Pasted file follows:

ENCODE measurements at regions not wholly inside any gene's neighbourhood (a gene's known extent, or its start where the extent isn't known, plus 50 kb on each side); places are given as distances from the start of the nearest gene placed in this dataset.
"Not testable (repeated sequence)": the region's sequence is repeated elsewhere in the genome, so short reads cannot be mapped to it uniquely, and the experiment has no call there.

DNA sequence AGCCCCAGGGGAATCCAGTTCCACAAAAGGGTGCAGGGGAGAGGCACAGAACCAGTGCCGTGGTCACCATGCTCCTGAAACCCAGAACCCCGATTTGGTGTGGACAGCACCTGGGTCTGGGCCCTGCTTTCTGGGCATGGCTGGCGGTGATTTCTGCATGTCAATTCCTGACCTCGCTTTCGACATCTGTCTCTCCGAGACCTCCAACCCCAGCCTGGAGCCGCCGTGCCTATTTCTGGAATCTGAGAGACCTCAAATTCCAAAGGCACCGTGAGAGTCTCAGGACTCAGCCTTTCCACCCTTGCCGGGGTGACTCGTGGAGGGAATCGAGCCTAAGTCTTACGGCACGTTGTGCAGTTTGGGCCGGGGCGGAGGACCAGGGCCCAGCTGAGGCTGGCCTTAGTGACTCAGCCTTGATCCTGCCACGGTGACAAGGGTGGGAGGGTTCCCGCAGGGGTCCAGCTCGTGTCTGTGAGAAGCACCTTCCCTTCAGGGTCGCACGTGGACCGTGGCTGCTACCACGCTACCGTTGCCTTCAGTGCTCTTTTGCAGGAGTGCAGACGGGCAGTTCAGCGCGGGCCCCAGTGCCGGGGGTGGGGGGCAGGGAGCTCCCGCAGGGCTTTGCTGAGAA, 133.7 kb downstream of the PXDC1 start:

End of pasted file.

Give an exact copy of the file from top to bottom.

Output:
ENCODE measurements at regions not wholly inside any gene's neighbourhood (a gene's known extent, or its start where the extent isn't known, plus 50 kb on each side); places are given as distances from the start of the nearest gene placed in this dataset.
"Not testable (repeated sequence)": the region's sequence is repeated elsewhere in the genome, so short reads cannot be mapped to it uniquely, and the experiment has no call there.

DNA sequence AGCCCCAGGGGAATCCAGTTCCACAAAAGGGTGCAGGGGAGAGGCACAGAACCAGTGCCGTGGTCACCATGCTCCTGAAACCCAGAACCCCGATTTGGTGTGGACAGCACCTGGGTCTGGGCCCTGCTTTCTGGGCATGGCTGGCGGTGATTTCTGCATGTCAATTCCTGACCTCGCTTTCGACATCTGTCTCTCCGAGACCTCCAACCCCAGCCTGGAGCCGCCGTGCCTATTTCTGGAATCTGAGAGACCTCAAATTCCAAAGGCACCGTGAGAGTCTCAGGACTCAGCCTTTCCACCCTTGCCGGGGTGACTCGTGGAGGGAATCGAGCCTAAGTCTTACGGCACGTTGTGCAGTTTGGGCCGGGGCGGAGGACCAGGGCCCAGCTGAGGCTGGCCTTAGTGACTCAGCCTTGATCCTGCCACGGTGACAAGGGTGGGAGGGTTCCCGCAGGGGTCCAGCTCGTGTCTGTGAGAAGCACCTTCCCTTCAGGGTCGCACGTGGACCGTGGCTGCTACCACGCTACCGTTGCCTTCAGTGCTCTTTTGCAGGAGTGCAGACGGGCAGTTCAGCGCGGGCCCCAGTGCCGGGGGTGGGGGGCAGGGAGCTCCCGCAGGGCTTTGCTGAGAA, 133.7 kb downstream of the PXDC1 start: